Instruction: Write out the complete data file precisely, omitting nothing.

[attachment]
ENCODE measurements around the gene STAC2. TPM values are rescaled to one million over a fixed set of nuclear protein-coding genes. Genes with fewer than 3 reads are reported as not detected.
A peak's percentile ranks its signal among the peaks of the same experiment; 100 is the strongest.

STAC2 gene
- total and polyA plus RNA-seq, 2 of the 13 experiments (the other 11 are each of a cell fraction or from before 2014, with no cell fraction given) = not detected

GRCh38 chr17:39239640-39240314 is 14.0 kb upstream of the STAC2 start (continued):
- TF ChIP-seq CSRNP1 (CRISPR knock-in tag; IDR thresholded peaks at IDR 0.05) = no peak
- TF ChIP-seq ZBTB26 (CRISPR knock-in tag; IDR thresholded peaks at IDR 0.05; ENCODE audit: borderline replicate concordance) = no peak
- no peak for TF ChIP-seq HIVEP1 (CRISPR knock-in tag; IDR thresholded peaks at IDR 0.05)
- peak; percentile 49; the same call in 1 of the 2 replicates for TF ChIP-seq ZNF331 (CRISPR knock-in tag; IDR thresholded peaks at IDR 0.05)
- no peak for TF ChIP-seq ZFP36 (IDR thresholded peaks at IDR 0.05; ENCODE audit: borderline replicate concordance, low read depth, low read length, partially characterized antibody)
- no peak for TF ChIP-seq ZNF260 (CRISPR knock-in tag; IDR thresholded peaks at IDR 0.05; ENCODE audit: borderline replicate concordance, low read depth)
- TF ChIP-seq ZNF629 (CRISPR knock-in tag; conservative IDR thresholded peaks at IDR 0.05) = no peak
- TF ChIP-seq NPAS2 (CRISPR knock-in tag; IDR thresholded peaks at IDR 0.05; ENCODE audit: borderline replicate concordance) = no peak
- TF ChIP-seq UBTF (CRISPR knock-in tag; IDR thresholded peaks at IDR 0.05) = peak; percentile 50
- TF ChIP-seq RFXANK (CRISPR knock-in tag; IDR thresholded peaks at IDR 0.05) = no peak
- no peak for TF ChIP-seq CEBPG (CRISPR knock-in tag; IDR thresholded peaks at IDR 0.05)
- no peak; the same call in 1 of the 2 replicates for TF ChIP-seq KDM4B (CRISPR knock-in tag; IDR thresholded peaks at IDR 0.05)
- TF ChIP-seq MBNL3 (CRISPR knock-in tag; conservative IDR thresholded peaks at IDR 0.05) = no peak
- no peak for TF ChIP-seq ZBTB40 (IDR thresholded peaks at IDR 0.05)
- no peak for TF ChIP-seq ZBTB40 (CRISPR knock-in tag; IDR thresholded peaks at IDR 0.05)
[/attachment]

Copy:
ENCODE measurements around the gene STAC2. TPM values are rescaled to one million over a fixed set of nuclear protein-coding genes. Genes with fewer than 3 reads are reported as not detected.
A peak's percentile ranks its signal among the peaks of the same experiment; 100 is the strongest.

STAC2 gene
- total and polyA plus RNA-seq, 2 of the 13 experiments (the other 11 are each of a cell fraction or from before 2014, with no cell fraction given) = not detected

GRCh38 chr17:39239640-39240314 is 14.0 kb upstream of the STAC2 start (continued):
- TF ChIP-seq CSRNP1 (CRISPR knock-in tag; IDR thresholded peaks at IDR 0.05) = no peak
- TF ChIP-seq ZBTB26 (CRISPR knock-in tag; IDR thresholded peaks at IDR 0.05; ENCODE audit: borderline replicate concordance) = no peak
- no peak for TF ChIP-seq HIVEP1 (CRISPR knock-in tag; IDR thresholded peaks at IDR 0.05)
- peak; percentile 49; the same call in 1 of the 2 replicates for TF ChIP-seq ZNF331 (CRISPR knock-in tag; IDR thresholded peaks at IDR 0.05)
- no peak for TF ChIP-seq ZFP36 (IDR thresholded peaks at IDR 0.05; ENCODE audit: borderline replicate concordance, low read depth, low read length, partially characterized antibody)
- no peak for TF ChIP-seq ZNF260 (CRISPR knock-in tag; IDR thresholded peaks at IDR 0.05; ENCODE audit: borderline replicate concordance, low read depth)
- TF ChIP-seq ZNF629 (CRISPR knock-in tag; conservative IDR thresholded peaks at IDR 0.05) = no peak
- TF ChIP-seq NPAS2 (CRISPR knock-in tag; IDR thresholded peaks at IDR 0.05; ENCODE audit: borderline replicate concordance) = no peak
- TF ChIP-seq UBTF (CRISPR knock-in tag; IDR thresholded peaks at IDR 0.05) = peak; percentile 50
- TF ChIP-seq RFXANK (CRISPR knock-in tag; IDR thresholded peaks at IDR 0.05) = no peak
- no peak for TF ChIP-seq CEBPG (CRISPR knock-in tag; IDR thresholded peaks at IDR 0.05)
- no peak; the same call in 1 of the 2 replicates for TF ChIP-seq KDM4B (CRISPR knock-in tag; IDR thresholded peaks at IDR 0.05)
- TF ChIP-seq MBNL3 (CRISPR knock-in tag; conservative IDR thresholded peaks at IDR 0.05) = no peak
- no peak for TF ChIP-seq ZBTB40 (IDR thresholded peaks at IDR 0.05)
- no peak for TF ChIP-seq ZBTB40 (CRISPR knock-in tag; IDR thresholded peaks at IDR 0.05)